Jessica: I love this. I love when you talk about this. Bring it, bring it.
Dr. Thompson: …to have the courage to do the very same thing. Because as I’m talking about that part of my life that feels vulnerable, whether the listeners want to or not, accept this, in their minds, in their brains, those places where they also feel shame are gonna start to resonate. They’re gonna have resonance with this. Literally, neurobiologically, like, their own stories are going to start to emerge. Their own memory will be reactivated. And they might not even know exactly where it’s coming from at first. It might just be like a feeling that gets activated for them and they don’t even know where that feeling is coming from because they buried their story for such a long time. And this to me, this is one of the powerful hopes of the gospel that when the Holy Spirit comes and is doing its work, its doing its work through the very way, through the very mechanisms by which we had been made. And as God helps us tell the truth, it is the case that in telling the truth about my vulnerability, creates courage for others to do the same, and it is in that space where our corporate anxiety is reduced, and healing becomes a possibility for everyone not just for the one who’s talking about their shame.
One of the things, we run groups in our practice, and one of the primary things when we’re interviewing people, we want someone to join a group, I will tell that person, "You know, I think you’re gonna get a lot out of this group." But I said the other thing is like, "I think the group is gonna get a lot from you. They’re gonna gain a lot from you. But oddly enough, they’re not gonna get from you your insight, your wisdom, your suggestions for how they can fix their problems, that’s not how you’re gonna be helpful. You’re gonna be most helpful in your vulnerability, in those moments when you are revealing to the group where you don’t have all of your stuff together. And it is in those places where you create moments of strength, and beauty, and courage to everyone in the room."
Reimagining Failure and Overcoming Fear
Jessica: So powerful. OK. So the prize. Why? I mean, what can we leave the listener with now? Because I think, you know, I want everyone to be on this path of leadership, which is holding people accountable to their potential, and holding yourself accountable to holding others accountable to their potential. And, you know, using our influence to be the co-creator, to bring flourishing into the world, to get to partner with God, to partner with others. I mean, there’s just so much prize. What can we leave a listener with to say, "This is all worth it," because I know some people, this was probably their scariest podcast. My podcast is called Going Scared, so that’s OK. That’s OK. And, you know, it’s all about feeling the fear. But I think some of our biggest fears are not about doing that thing, you know, or finally starting that business, or finally, you know, doing whatever. It really is confronting this inner dialogue that’s keeping us isolated and preventing us from walking with others in the way that’s gonna bring wholeness to our lives.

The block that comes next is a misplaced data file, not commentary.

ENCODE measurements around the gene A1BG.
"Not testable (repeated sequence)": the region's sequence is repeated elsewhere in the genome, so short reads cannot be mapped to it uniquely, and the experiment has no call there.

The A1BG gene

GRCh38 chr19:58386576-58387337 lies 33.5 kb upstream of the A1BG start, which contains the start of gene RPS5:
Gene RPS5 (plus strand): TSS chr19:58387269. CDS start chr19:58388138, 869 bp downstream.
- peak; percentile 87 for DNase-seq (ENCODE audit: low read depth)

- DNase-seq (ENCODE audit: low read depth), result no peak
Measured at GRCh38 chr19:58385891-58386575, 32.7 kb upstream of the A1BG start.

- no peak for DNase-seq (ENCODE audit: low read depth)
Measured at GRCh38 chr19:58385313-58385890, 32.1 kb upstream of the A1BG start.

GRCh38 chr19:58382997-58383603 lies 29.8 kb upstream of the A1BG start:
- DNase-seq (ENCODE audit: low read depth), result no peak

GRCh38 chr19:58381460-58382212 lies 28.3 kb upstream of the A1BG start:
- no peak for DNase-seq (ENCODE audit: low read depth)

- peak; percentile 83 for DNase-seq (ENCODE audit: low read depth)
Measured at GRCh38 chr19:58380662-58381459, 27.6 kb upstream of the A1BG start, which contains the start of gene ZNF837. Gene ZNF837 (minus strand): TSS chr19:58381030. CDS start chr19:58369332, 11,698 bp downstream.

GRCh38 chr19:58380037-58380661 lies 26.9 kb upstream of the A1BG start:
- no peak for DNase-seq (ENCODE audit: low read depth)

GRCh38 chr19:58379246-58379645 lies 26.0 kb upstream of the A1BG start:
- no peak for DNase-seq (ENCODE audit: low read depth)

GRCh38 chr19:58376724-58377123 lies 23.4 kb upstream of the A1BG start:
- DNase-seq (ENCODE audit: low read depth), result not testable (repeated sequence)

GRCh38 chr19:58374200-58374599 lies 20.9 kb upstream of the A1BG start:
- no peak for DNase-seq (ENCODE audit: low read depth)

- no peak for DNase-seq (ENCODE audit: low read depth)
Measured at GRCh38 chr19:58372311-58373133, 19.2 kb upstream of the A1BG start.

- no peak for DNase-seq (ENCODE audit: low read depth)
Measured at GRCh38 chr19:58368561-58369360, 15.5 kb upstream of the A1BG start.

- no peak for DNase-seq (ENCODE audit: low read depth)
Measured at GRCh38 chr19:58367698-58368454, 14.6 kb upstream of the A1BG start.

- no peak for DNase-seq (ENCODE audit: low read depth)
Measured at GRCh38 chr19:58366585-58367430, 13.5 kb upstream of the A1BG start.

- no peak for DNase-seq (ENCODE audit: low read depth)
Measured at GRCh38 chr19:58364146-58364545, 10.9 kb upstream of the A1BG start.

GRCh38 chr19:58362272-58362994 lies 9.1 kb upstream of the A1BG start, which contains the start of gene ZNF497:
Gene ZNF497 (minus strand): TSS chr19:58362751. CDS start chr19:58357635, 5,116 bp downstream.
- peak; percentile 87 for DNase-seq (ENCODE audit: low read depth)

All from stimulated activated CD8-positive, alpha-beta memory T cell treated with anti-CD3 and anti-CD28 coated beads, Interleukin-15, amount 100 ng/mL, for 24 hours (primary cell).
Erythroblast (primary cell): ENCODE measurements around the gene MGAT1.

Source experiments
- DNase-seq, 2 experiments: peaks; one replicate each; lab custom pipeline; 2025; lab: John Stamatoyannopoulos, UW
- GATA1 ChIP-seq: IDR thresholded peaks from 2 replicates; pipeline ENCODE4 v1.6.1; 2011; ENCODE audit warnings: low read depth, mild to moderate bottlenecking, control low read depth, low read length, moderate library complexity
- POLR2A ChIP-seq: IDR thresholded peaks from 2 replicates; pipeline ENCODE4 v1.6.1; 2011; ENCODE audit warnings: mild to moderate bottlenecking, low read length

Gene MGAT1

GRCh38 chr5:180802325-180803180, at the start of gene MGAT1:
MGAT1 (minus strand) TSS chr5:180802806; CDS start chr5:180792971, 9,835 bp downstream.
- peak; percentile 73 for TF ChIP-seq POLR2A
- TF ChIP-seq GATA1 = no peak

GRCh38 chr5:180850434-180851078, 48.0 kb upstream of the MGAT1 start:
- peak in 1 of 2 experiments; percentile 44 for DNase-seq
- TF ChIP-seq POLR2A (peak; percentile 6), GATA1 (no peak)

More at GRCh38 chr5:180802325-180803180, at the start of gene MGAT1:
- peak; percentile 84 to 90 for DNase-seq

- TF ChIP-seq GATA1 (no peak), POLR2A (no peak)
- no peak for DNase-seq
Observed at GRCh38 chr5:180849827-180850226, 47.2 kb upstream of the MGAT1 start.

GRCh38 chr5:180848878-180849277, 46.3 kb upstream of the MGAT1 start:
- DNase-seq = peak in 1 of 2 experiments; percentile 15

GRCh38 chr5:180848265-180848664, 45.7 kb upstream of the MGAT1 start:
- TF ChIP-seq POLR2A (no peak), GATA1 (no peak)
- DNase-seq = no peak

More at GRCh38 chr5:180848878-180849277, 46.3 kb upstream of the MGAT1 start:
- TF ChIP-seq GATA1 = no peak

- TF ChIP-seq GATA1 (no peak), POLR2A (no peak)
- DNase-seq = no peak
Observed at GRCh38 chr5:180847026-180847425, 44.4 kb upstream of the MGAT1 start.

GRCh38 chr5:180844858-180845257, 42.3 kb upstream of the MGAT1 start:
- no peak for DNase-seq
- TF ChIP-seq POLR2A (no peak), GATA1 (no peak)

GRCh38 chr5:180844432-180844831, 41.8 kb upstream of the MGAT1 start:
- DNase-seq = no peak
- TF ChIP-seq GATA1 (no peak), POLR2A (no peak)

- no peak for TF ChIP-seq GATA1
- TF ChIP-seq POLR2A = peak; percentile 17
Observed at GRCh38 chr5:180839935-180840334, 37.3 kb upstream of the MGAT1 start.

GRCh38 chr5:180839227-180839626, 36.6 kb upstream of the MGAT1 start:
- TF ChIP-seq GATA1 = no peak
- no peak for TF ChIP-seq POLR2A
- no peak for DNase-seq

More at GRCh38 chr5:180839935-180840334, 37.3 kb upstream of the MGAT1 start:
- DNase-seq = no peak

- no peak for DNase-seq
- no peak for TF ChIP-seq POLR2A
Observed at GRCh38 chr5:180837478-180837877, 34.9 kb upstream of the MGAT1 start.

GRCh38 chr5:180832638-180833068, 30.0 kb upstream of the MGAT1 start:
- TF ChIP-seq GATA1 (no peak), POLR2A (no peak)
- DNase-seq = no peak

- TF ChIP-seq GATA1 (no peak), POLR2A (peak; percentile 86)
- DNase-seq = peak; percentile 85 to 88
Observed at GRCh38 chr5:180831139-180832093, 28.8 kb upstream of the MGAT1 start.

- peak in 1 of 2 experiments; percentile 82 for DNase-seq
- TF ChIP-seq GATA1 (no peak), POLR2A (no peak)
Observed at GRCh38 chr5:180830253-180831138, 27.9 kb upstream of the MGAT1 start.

“It really is confronting this inner dialogue that’s keeping us isolated and preventing us from walking with others in the way that’s gonna bring wholeness to our lives.” Jessica Honegger on “going scared” and courage.
Dr. Thompson: Well, you know, it’s a great question. Whenever people are considering taking risks and, you know, you ask them, you know, "Well, what’s the worst-case scenario? What is it that you’re really afraid of happening?" And they might say something like, "I’m afraid of failure." And I understand that, like, we all kind of mean what, we understand what we mean when we use that word, but the reality is like, "I have no idea what that means." Like, "What does failure actually mean?" So, we usually press people to say, "Let’s talk about this in real concrete terms." Does failure mean, you know, you’re gonna live in a box under a bridge? Does failure mean you’re just gonna lose your investment of money? What we really want people to recognize is two things. One, it’s always helpful you’re gonna have a hard, you know, if you’re gonna take risks to, you know, start at the scariest place, begin the… If you’re gonna have a hard conversation with somebody, you begin at the end and say like, "I’m really afraid that at the end of this conversation, you’re not gonna wanna have anything more to do with me." That’s a scary thing.
But, you know, interestingly enough, how that relieves people of fear, but the other thing that we say is, you know, and this is where the brain where neuroscience is helpful. We tell people, you know, we aren’t actually afraid of actual events in the future. When I say I’m afraid of failure or I’m afraid that, you know, I’m gonna have to close my business, it may be true to some degree that, yes, I’m afraid of that thing, but ultimately, what the mind is most frightened of is not those facts per se. What the mind is most afraid of is what it presumes it will feel in that moment. "I’m afraid I’m gonna feel ashamed." But not only that, that, "I’m gonna feel this and there will be no way out of that emotional state. I’m not just afraid that I’m gonna feel ashamed, I’m afraid I’m gonna feel ashamed and there will be no walking away from, there will be no way to get out of it." It’s like, "I’m gonna be nauseous and there will be no throwing up. There’s gonna be no passing of this." And here’s where we said, like what’s really critical is to say like, "I’m not afraid just about my business failing. I’m not afraid about this relationship fail," it’s, "I’m afraid that in the end, I am gonna be alone."